Lower the P/E Ratio when you invest, better your chances of getting higher returns. (Proof)
Lower the P/BV Ratio when you invest, better your chances of getting higher returns. (Proof)
Higher the Dividend Yield when you invest, better your chances of getting higher returns. (Proof)
It is as simple as that. And a few years back, I even found a range of P/E ratios, which seem to control Indian markets. You will be surprised to see how clear this PE Band is!! I was mightily surprised when I say it first. Here is another interesting analysis of how much time Indian markets spend at various PE levels.
Now you would want to know how to track these indicators regularly. The answer is that you can either track it using this link on NSE’s website. Or you can check out monthly updations, which I make to State of Indian Market page.
Now comes the second part. Once you know that it’s a no-brainer to invest at a particular moment, and you have the cash power to do it, the question is where to invest.
I know you would love to invest in individual stocks, see them become out-of-the-world multibaggers and boast of being a great stock picker. But lets be honest. It’s not easy at all. Even expert investors are unable to find great stocks easily. So for all practical purposes, individual stock picking is best avoided by average investor. End of discussion.
So where does one invest?
The answer is… in a group of stocks. A well diversified selection of stocks belonging to various industries, which as a group help in mitigating the risk of getting it wrong by investing in individual stocks. Yes. I am talking about mutual funds.
When its time to invest more (identified in Part 1), you need to invest heavily in well diversified and proven mutual funds (Part 2). Done. Nothing else to do. You will be rich. 🙂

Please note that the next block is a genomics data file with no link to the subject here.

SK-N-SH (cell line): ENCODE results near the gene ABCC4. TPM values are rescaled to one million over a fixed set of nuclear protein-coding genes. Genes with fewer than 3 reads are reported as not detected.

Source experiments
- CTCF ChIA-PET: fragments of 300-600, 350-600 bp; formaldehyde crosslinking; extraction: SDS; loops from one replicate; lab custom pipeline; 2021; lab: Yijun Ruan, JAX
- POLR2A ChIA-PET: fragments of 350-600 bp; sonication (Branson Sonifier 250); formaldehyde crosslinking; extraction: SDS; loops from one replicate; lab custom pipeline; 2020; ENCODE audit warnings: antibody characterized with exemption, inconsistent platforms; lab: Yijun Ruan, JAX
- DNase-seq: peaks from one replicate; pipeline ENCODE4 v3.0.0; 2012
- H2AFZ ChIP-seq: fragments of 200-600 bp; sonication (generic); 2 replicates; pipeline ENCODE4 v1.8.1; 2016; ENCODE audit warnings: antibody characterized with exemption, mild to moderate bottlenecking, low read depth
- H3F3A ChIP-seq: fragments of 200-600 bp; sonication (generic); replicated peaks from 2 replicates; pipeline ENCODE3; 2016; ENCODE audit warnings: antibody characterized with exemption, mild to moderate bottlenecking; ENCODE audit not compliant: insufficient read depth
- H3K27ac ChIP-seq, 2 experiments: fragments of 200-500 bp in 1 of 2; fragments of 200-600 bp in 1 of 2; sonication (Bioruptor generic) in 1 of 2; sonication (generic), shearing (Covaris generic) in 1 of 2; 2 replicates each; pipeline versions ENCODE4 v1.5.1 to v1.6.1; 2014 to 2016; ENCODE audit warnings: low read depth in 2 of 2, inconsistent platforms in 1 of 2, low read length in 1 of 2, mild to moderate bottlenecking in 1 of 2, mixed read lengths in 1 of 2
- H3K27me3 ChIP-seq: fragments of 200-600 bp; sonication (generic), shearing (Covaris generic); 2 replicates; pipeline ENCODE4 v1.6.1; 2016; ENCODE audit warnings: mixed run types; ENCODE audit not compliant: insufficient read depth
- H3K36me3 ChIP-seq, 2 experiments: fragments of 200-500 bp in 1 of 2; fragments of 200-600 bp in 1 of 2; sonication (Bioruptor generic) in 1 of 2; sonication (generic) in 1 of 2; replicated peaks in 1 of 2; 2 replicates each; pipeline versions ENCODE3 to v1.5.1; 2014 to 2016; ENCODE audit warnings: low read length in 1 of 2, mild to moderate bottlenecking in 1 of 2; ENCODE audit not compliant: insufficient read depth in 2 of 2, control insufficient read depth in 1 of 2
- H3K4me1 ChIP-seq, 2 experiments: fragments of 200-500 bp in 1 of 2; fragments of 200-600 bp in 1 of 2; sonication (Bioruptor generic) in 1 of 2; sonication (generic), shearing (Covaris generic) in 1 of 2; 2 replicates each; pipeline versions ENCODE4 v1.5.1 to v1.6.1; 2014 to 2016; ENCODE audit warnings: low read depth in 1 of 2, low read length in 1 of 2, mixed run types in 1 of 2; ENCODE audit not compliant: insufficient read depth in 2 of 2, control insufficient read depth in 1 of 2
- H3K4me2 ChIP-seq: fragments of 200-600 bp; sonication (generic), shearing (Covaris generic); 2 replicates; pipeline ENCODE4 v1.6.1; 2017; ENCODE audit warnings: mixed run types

So the action plan for you is:
- Invest regularly in a few good mutual funds through SIP.
- If possible, increase SIP every year by 5% to 10%
- Keep a regular track of P/E, P/BV and Dividend Ratio (DY) of overall market.
- If markets go down and with it PE, PBV goes down and DY goes up, you would do well to invest additional money in these mutual funds.
- If the thought of investing more when your portfolio is going down does not make sense to you, then you need to rethink whether stock markets are a place for you or not.
The above approach is like giving booster shots to your portfolio when markets are going down. I have done a comprehensive 4-part analysis on investing more when markets are down. Results of the analysis were surprising as it proved that just by keeping it simple, i.e. investing a constant amount regularly still made a lot of sense for majority of investors. But if you have additional money, which you can invest and forget for few years, don’t hesitate to put it in mutual funds.
I hope that with this post, I have been able to clarify on how to become a value investor by using just plain, simple mutual funds. Let me know if you all have any questions or suggestions for this post. It will help me improve future posts addressing financial concerns.
Note – Whenever you think about investing in stocks or mutual funds, make sure that you are doing it for atleast more than 5 years. There have been 5-year periods when stock markets did absolutely nothing.
Dev, can you please send a copy of the survey filled by us by email? It is a standard practice but unfortunately, in this case I never got a copy of the survey responses filled by me.
I used SurveyMonkey for survey and unfortunately, it does not provide an automated service to send a copy of survey responses to the responders 🙁
Hi Dev, Thanks for the post.
A question. While going for extra lumsum investment in MF does one look at the market PE ratio (Nifty P/E now @ 22.24) or PE ratio of the mutual fund one is considering to invest (A decent large cap MF is having PE of 19.62). Thanks..
I think that approximate % fall in a well diversified MF's PE and the drop in that of market's PE, might be similar. That is to say that when PE of Nifty drops from 20 to 15, which is a 25% cut, there are high chances that large funds which are similar in composition to indices, will also fall around the same lines. But this is more of my speculation rather than based on actual data.
i think it makes sense to do case-by-case analysis of such a situation. For example, if the fund has a slightly higher weightage for mid caps, fall in PE will be more than that of market. And this should be taken into account while deciding whether to invest in that particular MF or not (there are many other factors too)
Do you know a free resource where we can get historical PE of individual stocks. I am interested in finding the PE band and also a PE of my own portfolio. I found a paid resource but nothing free…if historical prices are so easily available, I thought historical PE should not have been that difficult to provide…but could not find smth…can you help.